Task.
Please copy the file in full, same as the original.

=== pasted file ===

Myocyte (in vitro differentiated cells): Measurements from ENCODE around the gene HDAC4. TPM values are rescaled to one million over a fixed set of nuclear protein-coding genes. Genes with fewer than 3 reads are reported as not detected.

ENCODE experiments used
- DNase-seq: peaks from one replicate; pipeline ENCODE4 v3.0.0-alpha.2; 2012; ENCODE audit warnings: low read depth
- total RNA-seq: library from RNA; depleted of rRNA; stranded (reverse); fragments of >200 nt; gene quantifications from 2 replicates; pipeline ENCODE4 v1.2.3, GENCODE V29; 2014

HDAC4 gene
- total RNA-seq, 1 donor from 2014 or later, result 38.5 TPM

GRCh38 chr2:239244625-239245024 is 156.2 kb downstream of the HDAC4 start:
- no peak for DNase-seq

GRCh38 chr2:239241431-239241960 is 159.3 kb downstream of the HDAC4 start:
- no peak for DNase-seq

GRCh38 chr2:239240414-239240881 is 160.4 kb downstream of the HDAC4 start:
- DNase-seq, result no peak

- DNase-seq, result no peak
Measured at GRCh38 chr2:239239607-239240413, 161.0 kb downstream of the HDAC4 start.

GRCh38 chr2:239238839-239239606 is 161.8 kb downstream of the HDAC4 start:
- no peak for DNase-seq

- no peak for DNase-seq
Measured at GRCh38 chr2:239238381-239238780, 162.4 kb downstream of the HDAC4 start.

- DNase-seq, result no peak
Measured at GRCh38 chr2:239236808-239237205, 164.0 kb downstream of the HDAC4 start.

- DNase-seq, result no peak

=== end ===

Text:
Myocyte (in vitro differentiated cells): Measurements from ENCODE around the gene HDAC4. TPM values are rescaled to one million over a fixed set of nuclear protein-coding genes. Genes with fewer than 3 reads are reported as not detected.

ENCODE experiments used
- DNase-seq: peaks from one replicate; pipeline ENCODE4 v3.0.0-alpha.2; 2012; ENCODE audit warnings: low read depth
- total RNA-seq: library from RNA; depleted of rRNA; stranded (reverse); fragments of >200 nt; gene quantifications from 2 replicates; pipeline ENCODE4 v1.2.3, GENCODE V29; 2014

HDAC4 gene
- total RNA-seq, 1 donor from 2014 or later, result 38.5 TPM

GRCh38 chr2:239244625-239245024 is 156.2 kb downstream of the HDAC4 start:
- no peak for DNase-seq

GRCh38 chr2:239241431-239241960 is 159.3 kb downstream of the HDAC4 start:
- no peak for DNase-seq

GRCh38 chr2:239240414-239240881 is 160.4 kb downstream of the HDAC4 start:
- DNase-seq, result no peak

- DNase-seq, result no peak
Measured at GRCh38 chr2:239239607-239240413, 161.0 kb downstream of the HDAC4 start.

GRCh38 chr2:239238839-239239606 is 161.8 kb downstream of the HDAC4 start:
- no peak for DNase-seq

- no peak for DNase-seq
Measured at GRCh38 chr2:239238381-239238780, 162.4 kb downstream of the HDAC4 start.

- DNase-seq, result no peak
Measured at GRCh38 chr2:239236808-239237205, 164.0 kb downstream of the HDAC4 start.

- DNase-seq, result no peak